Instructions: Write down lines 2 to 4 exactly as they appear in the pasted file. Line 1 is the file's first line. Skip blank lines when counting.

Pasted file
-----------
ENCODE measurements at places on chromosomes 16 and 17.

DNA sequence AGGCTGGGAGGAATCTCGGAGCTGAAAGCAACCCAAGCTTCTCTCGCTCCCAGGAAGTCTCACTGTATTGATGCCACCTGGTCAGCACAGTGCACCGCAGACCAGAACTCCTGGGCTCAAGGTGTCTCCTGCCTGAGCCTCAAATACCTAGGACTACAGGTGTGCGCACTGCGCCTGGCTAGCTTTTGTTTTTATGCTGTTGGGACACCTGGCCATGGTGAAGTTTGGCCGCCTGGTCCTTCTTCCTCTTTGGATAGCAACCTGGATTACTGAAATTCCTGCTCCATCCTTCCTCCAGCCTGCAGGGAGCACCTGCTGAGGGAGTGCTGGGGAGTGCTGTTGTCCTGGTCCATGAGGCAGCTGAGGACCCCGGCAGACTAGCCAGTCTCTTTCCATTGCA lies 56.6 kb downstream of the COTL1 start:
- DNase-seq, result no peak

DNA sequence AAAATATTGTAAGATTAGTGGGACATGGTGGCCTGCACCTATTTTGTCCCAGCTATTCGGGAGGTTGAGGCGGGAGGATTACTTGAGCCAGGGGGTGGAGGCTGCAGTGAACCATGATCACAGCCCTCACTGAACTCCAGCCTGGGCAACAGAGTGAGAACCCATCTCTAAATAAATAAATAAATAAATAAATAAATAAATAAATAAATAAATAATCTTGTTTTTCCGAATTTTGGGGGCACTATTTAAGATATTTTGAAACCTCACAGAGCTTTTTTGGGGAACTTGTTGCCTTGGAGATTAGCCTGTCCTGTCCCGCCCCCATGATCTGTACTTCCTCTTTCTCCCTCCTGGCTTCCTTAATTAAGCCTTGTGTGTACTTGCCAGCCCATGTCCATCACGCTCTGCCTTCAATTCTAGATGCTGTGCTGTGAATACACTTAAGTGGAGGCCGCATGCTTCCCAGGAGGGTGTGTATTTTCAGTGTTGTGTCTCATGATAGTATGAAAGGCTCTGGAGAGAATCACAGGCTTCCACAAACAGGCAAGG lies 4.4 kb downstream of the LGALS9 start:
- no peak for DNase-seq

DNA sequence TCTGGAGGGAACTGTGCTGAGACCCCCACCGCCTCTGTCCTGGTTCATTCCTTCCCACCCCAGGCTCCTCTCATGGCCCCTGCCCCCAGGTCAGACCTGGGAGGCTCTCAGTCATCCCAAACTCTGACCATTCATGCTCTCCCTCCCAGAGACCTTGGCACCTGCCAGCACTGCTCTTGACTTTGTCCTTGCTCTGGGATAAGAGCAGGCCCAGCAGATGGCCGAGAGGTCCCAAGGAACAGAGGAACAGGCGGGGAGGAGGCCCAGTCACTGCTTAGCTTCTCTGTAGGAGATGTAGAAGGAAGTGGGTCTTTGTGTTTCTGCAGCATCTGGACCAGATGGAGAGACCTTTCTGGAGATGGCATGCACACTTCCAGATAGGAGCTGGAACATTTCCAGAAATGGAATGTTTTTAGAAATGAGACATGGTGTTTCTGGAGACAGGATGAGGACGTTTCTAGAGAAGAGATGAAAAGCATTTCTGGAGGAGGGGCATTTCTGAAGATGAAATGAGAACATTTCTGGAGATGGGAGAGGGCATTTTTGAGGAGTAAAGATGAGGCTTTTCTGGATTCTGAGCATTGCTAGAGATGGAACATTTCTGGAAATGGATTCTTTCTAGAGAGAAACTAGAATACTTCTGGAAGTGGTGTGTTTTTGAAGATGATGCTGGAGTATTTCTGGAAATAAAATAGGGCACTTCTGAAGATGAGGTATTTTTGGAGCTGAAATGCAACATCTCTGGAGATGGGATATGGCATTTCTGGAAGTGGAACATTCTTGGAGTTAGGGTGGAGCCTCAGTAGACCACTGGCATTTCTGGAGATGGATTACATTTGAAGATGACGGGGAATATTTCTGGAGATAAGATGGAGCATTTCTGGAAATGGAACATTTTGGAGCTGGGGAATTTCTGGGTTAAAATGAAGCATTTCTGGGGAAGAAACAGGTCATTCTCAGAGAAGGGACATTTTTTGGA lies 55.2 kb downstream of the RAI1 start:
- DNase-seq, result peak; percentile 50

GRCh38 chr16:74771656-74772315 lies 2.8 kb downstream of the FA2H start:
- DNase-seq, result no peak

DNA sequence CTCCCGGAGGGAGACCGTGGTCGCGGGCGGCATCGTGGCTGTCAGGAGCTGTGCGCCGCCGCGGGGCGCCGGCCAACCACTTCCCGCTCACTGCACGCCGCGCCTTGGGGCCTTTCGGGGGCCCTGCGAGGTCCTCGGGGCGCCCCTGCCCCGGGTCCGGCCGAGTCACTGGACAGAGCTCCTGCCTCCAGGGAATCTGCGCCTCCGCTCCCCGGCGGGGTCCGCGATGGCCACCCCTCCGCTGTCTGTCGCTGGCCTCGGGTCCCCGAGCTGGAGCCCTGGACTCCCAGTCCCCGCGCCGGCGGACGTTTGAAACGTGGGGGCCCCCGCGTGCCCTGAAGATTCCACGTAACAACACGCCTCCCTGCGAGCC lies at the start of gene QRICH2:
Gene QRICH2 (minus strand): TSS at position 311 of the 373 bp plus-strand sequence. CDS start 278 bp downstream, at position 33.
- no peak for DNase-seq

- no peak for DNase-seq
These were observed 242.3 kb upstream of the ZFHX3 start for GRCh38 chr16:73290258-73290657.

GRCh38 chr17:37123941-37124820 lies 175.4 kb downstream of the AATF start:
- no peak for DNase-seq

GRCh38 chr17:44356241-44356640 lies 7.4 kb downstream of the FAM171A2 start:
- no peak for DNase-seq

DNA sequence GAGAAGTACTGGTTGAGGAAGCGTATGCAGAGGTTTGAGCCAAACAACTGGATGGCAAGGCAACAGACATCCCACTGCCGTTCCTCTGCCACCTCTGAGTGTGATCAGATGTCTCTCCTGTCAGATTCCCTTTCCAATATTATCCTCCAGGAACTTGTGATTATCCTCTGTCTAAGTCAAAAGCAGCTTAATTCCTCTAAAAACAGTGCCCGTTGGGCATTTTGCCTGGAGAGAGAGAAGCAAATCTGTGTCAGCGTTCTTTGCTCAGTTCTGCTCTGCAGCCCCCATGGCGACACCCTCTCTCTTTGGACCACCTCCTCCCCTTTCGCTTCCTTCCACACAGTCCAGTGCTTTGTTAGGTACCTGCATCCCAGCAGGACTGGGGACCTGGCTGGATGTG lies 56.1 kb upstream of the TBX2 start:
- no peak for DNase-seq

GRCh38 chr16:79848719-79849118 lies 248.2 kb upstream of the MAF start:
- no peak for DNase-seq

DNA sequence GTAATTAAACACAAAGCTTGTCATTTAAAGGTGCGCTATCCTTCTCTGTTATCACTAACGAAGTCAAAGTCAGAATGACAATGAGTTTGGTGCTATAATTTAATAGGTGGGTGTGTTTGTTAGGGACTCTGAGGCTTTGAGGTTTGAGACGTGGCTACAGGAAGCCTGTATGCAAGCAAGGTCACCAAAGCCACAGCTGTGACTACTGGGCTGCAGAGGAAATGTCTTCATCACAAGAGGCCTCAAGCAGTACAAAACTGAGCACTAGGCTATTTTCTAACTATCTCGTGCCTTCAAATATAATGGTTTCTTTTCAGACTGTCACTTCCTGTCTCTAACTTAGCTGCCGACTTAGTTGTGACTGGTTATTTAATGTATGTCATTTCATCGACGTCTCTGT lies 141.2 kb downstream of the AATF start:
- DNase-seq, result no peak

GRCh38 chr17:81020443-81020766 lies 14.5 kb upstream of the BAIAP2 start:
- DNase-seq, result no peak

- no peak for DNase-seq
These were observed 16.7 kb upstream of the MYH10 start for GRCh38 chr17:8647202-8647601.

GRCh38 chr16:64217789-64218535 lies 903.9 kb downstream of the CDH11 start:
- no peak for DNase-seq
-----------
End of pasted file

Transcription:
DNA sequence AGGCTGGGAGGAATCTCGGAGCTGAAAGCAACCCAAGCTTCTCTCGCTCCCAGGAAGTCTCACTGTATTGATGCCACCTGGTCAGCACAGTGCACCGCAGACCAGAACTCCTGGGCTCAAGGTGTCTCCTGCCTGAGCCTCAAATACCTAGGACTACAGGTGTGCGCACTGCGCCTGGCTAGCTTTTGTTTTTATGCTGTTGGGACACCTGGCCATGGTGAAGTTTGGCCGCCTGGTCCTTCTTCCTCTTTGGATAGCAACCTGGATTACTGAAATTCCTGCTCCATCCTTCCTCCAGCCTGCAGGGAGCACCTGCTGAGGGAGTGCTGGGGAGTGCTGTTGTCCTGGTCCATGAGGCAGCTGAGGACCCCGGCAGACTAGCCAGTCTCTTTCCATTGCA lies 56.6 kb downstream of the COTL1 start:
- DNase-seq, result no peak

DNA sequence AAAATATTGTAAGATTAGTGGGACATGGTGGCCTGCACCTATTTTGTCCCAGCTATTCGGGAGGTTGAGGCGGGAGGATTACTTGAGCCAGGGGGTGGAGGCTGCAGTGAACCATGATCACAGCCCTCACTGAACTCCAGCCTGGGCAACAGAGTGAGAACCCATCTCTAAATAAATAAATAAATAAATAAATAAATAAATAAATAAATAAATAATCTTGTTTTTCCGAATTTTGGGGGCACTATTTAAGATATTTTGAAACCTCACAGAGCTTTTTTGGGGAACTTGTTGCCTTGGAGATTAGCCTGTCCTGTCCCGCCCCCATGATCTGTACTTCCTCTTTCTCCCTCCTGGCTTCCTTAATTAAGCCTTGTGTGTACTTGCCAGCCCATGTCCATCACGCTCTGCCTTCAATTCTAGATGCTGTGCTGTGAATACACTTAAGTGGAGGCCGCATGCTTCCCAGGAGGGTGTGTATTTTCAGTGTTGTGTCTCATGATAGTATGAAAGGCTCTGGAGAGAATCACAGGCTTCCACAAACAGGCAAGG lies 4.4 kb downstream of the LGALS9 start: